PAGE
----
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A small problem with Key Path


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#1
Netaro

Netaro

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So, I've began learning how to program in obj-c.

As for now, it goes well, but I'm stuck at the moment. The problem is, i have a NSMutableArray that contains NSNumber. I want to use @avg, @min and like.

My code doesn't work. It shows 0. So, what's the problem here?

srand(time(NULL));
	
	for(int i=0;i<10;i++){
		NSNumber* number = [[NSNumber alloc] initWithInt:(rand()%80)];
		NSLog(@"%d",[number intValue]);
		[array addObject:number];
	}
	
	NSNumber* avg = [array valueForKeyPath:@"@avg"];
	NSLog(@"%s:%d","AverageValue",avg);
	NSNumber* count = [array valueForKeyPath:@"@count.intValue"]; 
	NSLog(@"%s:%d","Count",count);

I've used two different syntaxes for this. First, i tried the count.intValue, and then i tried only avg, without anything (how's that supposed to work, i do not know, it was nothing but wild guessing on my side here. Idiotic, i know.).

So, how it should look like here?

#2
iPoco

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You could do a loop and add every object that the array contains. And add then divided by the count to get the average. :s There must be a better way of doing this though.

As for counting NSArray implements count which returns an int with the amount of items in the array. So you could do:

NSInteger count = [array count];

Unless you want an NSNumber:

NSNumber* count = [NSNumber numberWithInt:[array count]];

iPoco

#3
Netaro

Netaro

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Theoretically, you are right. I can implement these things myself. However, why ram the doors that are already open? I've read about using key paths in the Hillegass's book, he gave an example how to use it, and I tried to use it.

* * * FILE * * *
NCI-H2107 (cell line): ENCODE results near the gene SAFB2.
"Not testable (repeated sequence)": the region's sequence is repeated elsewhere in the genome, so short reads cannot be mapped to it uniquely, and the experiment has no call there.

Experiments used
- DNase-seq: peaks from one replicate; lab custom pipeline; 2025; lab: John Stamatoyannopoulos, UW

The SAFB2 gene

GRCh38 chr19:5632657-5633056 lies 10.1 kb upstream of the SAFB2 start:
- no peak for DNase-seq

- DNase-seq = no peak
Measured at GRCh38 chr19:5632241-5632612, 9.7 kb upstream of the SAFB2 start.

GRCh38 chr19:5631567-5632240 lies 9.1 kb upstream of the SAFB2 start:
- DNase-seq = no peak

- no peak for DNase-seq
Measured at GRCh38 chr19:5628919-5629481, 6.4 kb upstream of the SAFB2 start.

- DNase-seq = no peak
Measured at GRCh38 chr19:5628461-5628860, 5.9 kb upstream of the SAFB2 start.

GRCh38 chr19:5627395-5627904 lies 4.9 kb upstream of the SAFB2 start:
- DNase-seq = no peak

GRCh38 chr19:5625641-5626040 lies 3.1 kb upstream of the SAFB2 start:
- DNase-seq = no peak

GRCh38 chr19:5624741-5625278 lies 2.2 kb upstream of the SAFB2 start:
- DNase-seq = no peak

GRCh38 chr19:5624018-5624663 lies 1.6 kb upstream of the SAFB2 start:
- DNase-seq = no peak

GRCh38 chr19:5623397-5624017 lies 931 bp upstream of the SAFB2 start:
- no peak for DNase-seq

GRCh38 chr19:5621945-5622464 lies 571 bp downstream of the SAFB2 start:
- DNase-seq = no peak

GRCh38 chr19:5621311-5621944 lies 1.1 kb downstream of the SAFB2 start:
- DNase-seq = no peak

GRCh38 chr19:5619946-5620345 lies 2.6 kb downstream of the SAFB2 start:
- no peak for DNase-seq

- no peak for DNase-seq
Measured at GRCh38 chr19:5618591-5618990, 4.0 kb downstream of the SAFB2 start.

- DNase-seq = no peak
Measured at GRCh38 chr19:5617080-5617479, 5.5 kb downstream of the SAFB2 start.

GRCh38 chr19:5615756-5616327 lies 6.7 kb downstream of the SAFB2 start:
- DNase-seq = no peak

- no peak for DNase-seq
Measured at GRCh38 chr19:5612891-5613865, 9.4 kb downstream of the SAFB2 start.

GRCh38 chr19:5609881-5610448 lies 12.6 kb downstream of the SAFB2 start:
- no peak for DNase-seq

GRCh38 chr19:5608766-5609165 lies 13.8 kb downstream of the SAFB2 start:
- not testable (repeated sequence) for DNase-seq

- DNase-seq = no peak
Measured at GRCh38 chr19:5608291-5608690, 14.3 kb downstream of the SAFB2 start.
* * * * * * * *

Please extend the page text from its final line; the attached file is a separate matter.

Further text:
Because in my case the problem is always between the laptop and the chair, it didn't work. And as such, I'm asking, what to do to make it work?

Or, guessing there's another problem between a laptop and a chair, is my thinking correct?

#4
iPoco

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This may be something for you to look at: http://developer.app...yOperators.html I've implemented something like this in the past. I had an NSArray populated with NSDictionaries. Each dictionary had a status key. To get the sum of all of the status keys I used:
NSNumber* sum = [myArray valueForKeyPath:@"@sum.status"];
You may want to instead of adding NSNumbers directly to your array either store the info in an NSDictionary (or NSMutableDictionary if it requires editing) or an object such as in Apple's example. This would also allow you to have other keys with the same item. As for counting, looking through Apple's class references a little I would do the following. If you need an NSInteger then use:
NSInteger count = [myArray count];
If you need an NSNumber then use the code below since the value that the method returns is an NSNumber.
NSNumber* count = [myArray valueForKeyPath:@"@count"];
The second option also allows a little more flexibility because you can specify a path but if you require a simple count of the array then the first is just as good.

A final note on the code you posted at first. This
NSNumber* number = [[NSNumber alloc] initWithInt:(rand()%80)];
will result in a memory leak. After you have added number to the array then release it using
[number release];

The Apple memory management documentation here is something that is a must to know and understand. You are right though there is no need to re-invent the wheel with coding. I'm not sure I understand what you mean in the last 2 lines :).

iPoco





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